At Bush Library Dedication, Bipartisan Praise

Presidential Gatherings Through The Years

Presidents and former presidents don't gather together too often, but here's a look at some of the times they have in recent decades.

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    First lady Michelle Obama, President Obama, former first lady Barbara Bush, former President George H.W. Bush, former President George W. Bush and former first lady Laura Bush arrive at the dedication for the George W. Bush Presidential Center on the campus of Southern Methodist University in Dallas, Texas.
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    President George W. Bush, center, with President-elect Barack Obama, and former presidents, from left, George H.W. Bush, left, Bill Clinton and Jimmy Carter, right, Wednesday, Jan. 7, 2009, in the Oval Office of the White House in Washington.
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    Left to right, Former President George H.W. Bush, President Clinton, former President Gerald R. Ford, and former President Jimmy Carter with first ladies, left to right, Barbara Bush, Lady Bird Johnson, Hilary Clinton, Betty Ford and Rosalyn Carter during a dinner in honor of the 200th Anniversary of the White House Thursday, Nov. 9, 2000 in Washington.
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    This Oct. 10, 1981 photo released by the Annenberg Foundation Trust at Sunnylands, shows former presidents Jimmy Carter, left,, Richard Nixon, center right, and Gerald Ford with then U.S. Chief of Protocol Leonore Annenberg aboard an Air Force jet carrying them to the funeral of Anwar al-Sadat.
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    President John F. Kennedy is joined by two former presidents during services at the grave of former first lady Eleanor Roosevelt in the rose garden of the Roosevelt estate at Hyde Park, N.Y., on Nov. 10, 1962.
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    Attending the 1961 funeral services for former House Speaker Sam Rayburn are President John F. Kennedy, Vice President Lyndon Johnson, and former presidents Dwight D. Eisenhower and Harry S. Truman.
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    Vice President Nixon, foreground, President Eisenhower, immediately behind, former President Truman, left, and former President Hoover, right, stand on the inauguration stand in front of the Capitol, January 20, 1953, during the singing of "The Star Spangled Banner" at Eisenhower's swearing-in ceremony.
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    Outgoing President Harry Truman, at right, and new first lady Mamie Eisenhower, left, appear to be sharing a joke on presidential inauguration stand in Washington, Jan. 20, 1953, but ex-president Herbert Hoover, behind Truman, takes a serious view of the situation.

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Four presidents praised another member of their exclusive club Thursday at the dedication of the George W. Presidential Library and Museum on the campus of Southern Methodist University in Dallas.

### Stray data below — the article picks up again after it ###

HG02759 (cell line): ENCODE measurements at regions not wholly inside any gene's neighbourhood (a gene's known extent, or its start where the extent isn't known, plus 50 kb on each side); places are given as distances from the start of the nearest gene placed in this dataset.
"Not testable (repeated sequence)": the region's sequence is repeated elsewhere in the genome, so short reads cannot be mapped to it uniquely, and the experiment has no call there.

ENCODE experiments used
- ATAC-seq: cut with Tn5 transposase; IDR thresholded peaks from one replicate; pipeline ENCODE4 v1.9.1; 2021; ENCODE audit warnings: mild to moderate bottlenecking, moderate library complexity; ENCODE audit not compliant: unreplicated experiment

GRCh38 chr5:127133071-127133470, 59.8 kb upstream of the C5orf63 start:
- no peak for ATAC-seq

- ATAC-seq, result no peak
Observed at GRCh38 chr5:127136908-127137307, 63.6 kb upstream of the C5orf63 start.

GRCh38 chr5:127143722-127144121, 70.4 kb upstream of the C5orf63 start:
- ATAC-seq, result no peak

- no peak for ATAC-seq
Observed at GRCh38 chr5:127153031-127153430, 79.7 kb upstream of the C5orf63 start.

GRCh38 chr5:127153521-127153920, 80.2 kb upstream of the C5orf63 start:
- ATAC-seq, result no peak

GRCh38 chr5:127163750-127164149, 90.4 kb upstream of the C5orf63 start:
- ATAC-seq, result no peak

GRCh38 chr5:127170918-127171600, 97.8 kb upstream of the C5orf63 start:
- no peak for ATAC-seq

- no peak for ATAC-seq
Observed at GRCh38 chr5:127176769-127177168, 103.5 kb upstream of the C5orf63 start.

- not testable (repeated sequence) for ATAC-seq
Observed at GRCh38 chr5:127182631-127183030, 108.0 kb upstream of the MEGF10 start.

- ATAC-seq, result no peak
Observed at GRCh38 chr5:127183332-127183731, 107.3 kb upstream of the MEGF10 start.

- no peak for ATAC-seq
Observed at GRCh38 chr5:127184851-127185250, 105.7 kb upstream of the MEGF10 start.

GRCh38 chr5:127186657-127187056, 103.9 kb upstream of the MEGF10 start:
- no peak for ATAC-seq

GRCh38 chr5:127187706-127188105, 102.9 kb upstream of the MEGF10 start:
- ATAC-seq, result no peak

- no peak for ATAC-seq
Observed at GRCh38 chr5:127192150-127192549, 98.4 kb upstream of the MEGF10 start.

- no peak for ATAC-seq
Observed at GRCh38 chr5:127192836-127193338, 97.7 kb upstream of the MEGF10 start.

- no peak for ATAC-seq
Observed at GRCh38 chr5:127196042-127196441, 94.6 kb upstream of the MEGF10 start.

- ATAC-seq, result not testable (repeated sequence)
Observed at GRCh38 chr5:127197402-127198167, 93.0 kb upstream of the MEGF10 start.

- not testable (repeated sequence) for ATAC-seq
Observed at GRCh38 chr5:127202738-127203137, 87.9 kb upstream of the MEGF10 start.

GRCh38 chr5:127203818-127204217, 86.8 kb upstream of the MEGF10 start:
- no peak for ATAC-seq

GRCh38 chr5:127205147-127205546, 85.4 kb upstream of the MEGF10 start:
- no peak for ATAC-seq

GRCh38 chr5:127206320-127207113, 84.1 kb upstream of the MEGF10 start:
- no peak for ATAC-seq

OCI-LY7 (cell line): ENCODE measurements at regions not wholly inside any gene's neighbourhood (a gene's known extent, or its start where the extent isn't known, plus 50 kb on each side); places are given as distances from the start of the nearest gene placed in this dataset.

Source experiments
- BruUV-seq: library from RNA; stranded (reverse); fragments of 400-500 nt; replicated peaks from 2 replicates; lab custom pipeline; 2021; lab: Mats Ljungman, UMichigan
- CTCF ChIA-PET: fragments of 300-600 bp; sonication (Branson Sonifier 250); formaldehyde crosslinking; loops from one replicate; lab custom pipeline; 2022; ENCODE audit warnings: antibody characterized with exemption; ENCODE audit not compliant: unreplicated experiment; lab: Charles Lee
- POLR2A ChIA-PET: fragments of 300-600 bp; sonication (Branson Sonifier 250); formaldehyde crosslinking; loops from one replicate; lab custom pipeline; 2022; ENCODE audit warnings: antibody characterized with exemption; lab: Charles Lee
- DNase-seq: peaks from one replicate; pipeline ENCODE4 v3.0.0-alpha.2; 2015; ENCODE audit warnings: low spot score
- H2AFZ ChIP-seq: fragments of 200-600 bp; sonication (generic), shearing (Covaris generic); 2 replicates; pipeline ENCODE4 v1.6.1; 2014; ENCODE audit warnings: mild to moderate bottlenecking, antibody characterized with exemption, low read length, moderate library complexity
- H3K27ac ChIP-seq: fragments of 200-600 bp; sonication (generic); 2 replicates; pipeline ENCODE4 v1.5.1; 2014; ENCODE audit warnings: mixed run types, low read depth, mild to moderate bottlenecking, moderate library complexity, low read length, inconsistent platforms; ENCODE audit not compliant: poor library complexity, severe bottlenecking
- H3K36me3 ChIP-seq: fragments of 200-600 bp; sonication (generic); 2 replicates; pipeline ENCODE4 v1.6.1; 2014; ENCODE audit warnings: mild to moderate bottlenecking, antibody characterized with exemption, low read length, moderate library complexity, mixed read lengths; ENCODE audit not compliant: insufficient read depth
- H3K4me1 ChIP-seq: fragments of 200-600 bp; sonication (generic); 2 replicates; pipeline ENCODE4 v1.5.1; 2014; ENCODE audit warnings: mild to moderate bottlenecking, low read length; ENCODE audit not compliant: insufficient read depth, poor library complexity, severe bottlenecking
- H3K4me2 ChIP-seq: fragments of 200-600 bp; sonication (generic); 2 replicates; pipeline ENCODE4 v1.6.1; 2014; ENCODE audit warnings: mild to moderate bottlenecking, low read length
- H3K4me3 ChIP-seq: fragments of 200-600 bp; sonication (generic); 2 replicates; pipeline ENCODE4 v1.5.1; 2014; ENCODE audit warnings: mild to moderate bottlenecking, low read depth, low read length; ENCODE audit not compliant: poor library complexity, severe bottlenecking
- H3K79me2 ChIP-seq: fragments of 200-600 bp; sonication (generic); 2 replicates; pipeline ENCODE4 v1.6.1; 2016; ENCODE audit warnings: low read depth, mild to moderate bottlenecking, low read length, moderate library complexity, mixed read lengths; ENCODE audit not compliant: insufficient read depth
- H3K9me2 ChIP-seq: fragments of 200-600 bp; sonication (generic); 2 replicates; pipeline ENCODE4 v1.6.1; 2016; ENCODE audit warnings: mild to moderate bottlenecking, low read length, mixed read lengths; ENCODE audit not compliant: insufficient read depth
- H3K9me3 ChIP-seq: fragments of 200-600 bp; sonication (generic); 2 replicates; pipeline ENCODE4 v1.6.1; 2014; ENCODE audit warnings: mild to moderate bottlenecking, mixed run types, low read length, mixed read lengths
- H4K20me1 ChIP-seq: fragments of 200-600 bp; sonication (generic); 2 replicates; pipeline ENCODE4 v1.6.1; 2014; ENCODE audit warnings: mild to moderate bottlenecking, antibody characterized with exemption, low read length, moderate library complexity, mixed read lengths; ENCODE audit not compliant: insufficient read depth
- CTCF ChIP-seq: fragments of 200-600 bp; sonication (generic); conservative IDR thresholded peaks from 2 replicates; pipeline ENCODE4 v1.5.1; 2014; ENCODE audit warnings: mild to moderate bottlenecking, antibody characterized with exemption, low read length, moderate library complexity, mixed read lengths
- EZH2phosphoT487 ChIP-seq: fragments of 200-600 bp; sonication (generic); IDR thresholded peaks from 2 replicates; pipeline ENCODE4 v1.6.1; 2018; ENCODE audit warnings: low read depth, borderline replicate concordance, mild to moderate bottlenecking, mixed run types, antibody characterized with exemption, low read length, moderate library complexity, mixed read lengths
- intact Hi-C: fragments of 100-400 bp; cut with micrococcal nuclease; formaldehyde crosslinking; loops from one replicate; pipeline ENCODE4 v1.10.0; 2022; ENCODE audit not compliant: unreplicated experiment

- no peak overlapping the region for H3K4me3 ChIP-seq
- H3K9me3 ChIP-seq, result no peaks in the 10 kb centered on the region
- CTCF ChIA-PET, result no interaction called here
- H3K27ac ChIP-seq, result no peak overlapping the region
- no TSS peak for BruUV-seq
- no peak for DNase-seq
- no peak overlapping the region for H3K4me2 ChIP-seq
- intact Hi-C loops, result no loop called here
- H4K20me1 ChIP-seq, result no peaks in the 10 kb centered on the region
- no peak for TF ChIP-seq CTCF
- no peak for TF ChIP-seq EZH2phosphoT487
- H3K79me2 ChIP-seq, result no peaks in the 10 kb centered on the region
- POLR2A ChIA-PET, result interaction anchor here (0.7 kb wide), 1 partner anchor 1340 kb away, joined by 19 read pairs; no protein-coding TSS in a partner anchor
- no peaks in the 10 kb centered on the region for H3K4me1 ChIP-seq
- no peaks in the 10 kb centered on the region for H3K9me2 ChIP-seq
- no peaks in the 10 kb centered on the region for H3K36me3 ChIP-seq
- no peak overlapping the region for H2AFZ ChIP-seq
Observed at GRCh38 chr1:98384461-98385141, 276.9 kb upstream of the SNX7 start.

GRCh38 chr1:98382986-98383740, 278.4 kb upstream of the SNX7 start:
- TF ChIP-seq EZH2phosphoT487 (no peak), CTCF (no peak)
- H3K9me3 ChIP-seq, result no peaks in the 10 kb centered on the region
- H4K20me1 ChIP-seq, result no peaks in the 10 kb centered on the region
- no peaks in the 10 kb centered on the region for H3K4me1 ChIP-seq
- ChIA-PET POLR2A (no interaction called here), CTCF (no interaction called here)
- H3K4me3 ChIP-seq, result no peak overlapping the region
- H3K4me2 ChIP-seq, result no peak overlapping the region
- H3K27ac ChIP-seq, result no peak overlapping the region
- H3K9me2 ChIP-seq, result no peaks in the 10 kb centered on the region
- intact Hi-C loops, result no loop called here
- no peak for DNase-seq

It was a sometimes funny, sometimes poignant ceremony where partisan differences were set aside. For his part, the honoree said "elected officials must serve a cause greater than themselves, defined by the convictions they hold." His guiding principle, Bush said, was that "the United States of America must strive to expand the reach of freedom."

"We stayed true to our convictions," Bush said of his administration.

He thanked his father, the nation's 41st commander in chief. He "taught me to be a president," Bush said. "Before that, he showed me how to be a man."

Among the others Bush thanked was former Vice President Cheney, who attended the ceremony. He praised Cheney's "loyalty, principle and strength. ... I'm proud to call you my friend."

There were no mentions of the deep foreign policy differences between some of the men on stage. Of the decision to go to war in Iraq and the handling of the war in Afghanistan, Bush himself made an indirect reference. "We liberated nations from dictatorship," he said.

As for the others:

— Jimmy Carter lauded Bush's "contribution to the most needy people on earth." Bush helped forge a peace treaty in South Sudan, Carter noted, and dramatically increased the funding for AIDS prevention and treatment in Africa.

— George H.W. Bush said how proud he was of his son. And the 41st president, who has suffered a series of health problems in recent months, rose with a smile of surprise from his wheelchair to acknowledge the 43rd president and those in attendance (who included former Vice President Cheney).

— Bill Clinton was funny and personal, saying "I like President Bush. ... I like it when we have disagreements." Clinton recalled a time when they were talking about health care and he started to discuss the German system. "I don't know a thing about the German health care system," Clinton quoted Bush as saying.

"I think he won the argument," Clinton joked.

— President Obama said both he and Bush realize "being president is above all a humbling job." And the current president said he hopes that when he's out of office, people will say the same thing about him as they will about Bush: "We love this country and we do our best."

Obama also remembered one of Bush's most dramatic moments, "when strength and resolve ... came through that bullhorn" on the shattered ground at the World Trade Center.

"Mr. President," Obama said to Bush, "for your service, your courage, your sense of humor and most of all for your love of country, thank you very much."

Earlier today on Morning Edition, former first lady Laura Bush said the library is not intended to be an institution that will change the public's opinion of her husband. "The point [is] to talk about the history of our country through the eyes of the president," she told NPR's David Greene.



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